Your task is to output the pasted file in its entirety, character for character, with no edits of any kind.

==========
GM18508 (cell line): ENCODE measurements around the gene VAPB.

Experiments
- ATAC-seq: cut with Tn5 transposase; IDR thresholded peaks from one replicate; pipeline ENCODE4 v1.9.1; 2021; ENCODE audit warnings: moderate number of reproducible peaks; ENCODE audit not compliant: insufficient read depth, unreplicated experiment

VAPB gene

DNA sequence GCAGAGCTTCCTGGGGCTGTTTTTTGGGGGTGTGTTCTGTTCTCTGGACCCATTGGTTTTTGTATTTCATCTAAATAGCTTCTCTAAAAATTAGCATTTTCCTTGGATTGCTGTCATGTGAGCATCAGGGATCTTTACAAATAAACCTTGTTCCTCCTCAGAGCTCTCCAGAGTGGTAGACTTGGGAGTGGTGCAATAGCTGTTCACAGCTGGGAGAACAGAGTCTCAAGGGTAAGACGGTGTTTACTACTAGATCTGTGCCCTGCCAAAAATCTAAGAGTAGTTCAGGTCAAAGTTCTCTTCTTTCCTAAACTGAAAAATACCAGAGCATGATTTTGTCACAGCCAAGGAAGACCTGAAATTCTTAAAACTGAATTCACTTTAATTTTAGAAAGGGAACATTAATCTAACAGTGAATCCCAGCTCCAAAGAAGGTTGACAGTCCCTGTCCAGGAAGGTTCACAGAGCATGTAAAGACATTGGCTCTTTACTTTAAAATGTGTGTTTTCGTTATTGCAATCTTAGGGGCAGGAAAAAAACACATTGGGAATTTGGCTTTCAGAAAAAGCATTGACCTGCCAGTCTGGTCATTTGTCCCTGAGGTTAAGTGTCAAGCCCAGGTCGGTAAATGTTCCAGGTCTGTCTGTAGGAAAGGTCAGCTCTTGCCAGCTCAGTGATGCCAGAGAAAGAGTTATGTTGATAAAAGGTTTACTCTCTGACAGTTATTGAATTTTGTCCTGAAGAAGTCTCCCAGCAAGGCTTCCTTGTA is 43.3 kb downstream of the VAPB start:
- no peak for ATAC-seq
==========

GM18508 (cell line): ENCODE measurements around the gene VAPB.

Experiments
- ATAC-seq: cut with Tn5 transposase; IDR thresholded peaks from one replicate; pipeline ENCODE4 v1.9.1; 2021; ENCODE audit warnings: moderate number of reproducible peaks; ENCODE audit not compliant: insufficient read depth, unreplicated experiment

VAPB gene

DNA sequence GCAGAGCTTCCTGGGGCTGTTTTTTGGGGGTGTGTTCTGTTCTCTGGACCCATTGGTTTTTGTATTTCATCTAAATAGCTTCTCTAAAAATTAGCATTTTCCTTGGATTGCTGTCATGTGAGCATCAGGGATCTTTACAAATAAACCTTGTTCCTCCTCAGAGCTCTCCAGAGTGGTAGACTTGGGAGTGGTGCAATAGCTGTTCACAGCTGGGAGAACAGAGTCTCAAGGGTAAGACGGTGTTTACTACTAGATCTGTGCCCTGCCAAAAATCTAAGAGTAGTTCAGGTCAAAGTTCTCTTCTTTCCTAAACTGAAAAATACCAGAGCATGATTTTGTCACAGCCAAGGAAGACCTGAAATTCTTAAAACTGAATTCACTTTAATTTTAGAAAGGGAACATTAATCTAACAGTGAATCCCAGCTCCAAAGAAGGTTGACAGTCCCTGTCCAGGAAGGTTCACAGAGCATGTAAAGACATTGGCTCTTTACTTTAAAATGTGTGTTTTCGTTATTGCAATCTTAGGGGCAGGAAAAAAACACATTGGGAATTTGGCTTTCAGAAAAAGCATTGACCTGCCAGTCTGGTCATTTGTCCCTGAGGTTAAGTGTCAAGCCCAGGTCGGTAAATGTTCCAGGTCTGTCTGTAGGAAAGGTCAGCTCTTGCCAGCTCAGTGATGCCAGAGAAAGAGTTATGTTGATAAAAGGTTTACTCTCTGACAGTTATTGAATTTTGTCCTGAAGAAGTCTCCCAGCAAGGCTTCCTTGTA is 43.3 kb downstream of the VAPB start:
- no peak for ATAC-seq